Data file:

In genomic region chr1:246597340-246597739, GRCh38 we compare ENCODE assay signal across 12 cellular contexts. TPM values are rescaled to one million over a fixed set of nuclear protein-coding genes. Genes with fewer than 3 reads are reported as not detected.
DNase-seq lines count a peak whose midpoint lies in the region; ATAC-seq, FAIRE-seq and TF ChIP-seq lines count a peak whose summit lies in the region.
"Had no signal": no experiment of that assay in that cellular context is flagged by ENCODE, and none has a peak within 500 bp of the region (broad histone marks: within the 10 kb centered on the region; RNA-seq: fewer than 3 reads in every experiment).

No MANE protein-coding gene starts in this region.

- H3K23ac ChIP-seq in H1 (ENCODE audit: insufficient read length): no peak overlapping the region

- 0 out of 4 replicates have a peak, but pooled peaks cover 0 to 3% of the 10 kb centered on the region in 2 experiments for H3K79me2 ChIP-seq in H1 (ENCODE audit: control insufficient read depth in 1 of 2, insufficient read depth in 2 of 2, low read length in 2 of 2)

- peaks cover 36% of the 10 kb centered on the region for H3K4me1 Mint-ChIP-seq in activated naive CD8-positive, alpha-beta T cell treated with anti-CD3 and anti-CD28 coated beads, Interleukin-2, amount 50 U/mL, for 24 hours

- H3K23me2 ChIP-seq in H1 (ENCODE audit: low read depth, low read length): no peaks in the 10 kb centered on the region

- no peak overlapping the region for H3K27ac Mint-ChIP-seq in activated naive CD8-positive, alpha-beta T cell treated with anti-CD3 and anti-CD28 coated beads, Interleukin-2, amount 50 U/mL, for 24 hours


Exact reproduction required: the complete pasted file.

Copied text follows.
In genomic region chr1:246597340-246597739, GRCh38 we compare ENCODE assay signal across 12 cellular contexts. TPM values are rescaled to one million over a fixed set of nuclear protein-coding genes. Genes with fewer than 3 reads are reported as not detected.
DNase-seq lines count a peak whose midpoint lies in the region; ATAC-seq, FAIRE-seq and TF ChIP-seq lines count a peak whose summit lies in the region.
"Had no signal": no experiment of that assay in that cellular context is flagged by ENCODE, and none has a peak within 500 bp of the region (broad histone marks: within the 10 kb centered on the region; RNA-seq: fewer than 3 reads in every experiment).

No MANE protein-coding gene starts in this region.

- H3K23ac ChIP-seq in H1 (ENCODE audit: insufficient read length): no peak overlapping the region

- 0 out of 4 replicates have a peak, but pooled peaks cover 0 to 3% of the 10 kb centered on the region in 2 experiments for H3K79me2 ChIP-seq in H1 (ENCODE audit: control insufficient read depth in 1 of 2, insufficient read depth in 2 of 2, low read length in 2 of 2)

- peaks cover 36% of the 10 kb centered on the region for H3K4me1 Mint-ChIP-seq in activated naive CD8-positive, alpha-beta T cell treated with anti-CD3 and anti-CD28 coated beads, Interleukin-2, amount 50 U/mL, for 24 hours

- H3K23me2 ChIP-seq in H1 (ENCODE audit: low read depth, low read length): no peaks in the 10 kb centered on the region

- no peak overlapping the region for H3K27ac Mint-ChIP-seq in activated naive CD8-positive, alpha-beta T cell treated with anti-CD3 and anti-CD28 coated beads, Interleukin-2, amount 50 U/mL, for 24 hours